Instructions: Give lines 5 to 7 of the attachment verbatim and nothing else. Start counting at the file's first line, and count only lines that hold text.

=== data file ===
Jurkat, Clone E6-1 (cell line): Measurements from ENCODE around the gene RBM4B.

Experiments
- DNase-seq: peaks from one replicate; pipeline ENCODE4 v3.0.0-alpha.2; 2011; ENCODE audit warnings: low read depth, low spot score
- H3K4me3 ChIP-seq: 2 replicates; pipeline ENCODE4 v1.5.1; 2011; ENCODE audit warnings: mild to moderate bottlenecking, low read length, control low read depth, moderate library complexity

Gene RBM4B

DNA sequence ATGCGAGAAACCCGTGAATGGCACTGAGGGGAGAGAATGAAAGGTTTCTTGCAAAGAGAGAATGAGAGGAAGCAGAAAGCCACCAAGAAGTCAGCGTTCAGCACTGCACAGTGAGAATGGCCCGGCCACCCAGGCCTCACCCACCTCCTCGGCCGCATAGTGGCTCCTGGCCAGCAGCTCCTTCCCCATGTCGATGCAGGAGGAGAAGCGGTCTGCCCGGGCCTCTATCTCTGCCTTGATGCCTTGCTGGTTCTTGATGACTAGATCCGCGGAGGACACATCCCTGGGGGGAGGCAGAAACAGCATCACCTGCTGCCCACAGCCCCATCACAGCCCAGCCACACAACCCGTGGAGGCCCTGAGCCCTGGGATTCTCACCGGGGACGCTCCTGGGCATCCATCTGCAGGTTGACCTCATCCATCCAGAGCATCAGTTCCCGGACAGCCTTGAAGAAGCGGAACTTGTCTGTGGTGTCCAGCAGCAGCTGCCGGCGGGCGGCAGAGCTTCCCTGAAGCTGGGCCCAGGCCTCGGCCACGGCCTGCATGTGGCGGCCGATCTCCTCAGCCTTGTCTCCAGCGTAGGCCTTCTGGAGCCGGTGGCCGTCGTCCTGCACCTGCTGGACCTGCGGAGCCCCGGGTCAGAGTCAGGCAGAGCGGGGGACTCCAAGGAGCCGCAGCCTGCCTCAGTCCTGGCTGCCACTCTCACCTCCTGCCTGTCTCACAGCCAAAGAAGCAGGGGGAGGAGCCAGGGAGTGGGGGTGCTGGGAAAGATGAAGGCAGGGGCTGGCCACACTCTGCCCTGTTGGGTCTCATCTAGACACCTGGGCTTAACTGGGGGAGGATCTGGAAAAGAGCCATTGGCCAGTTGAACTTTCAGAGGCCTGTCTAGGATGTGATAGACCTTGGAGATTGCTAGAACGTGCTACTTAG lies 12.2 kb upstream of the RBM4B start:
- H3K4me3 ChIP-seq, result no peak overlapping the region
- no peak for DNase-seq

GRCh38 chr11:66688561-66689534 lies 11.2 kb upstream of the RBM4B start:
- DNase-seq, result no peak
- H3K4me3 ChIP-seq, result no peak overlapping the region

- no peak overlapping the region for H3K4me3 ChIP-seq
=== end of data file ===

Gene RBM4B

DNA sequence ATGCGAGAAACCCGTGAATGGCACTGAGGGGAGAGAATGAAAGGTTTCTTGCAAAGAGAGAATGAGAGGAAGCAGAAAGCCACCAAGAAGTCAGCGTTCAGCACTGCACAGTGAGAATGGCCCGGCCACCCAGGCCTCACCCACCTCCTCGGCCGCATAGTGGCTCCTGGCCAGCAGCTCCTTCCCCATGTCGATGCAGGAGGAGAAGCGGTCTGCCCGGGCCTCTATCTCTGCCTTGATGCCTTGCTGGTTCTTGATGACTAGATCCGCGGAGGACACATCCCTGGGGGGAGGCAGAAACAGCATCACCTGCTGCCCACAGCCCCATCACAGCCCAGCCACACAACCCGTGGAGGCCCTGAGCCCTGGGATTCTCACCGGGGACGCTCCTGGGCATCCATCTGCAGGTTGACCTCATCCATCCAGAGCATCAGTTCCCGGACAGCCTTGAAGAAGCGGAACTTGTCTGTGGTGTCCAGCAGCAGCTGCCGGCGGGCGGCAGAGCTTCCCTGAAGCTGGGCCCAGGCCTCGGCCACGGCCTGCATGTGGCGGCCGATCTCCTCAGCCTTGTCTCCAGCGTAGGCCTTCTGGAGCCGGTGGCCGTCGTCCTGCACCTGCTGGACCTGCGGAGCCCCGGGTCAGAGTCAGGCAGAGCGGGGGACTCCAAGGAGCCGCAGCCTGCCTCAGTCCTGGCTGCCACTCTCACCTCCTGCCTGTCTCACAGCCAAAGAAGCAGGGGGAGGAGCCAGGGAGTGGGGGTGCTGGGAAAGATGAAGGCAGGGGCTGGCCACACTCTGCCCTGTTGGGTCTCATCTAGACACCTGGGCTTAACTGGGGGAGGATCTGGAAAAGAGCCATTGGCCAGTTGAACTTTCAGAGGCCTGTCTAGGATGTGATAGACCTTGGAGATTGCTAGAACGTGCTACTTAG lies 12.2 kb upstream of the RBM4B start:
- H3K4me3 ChIP-seq, result no peak overlapping the region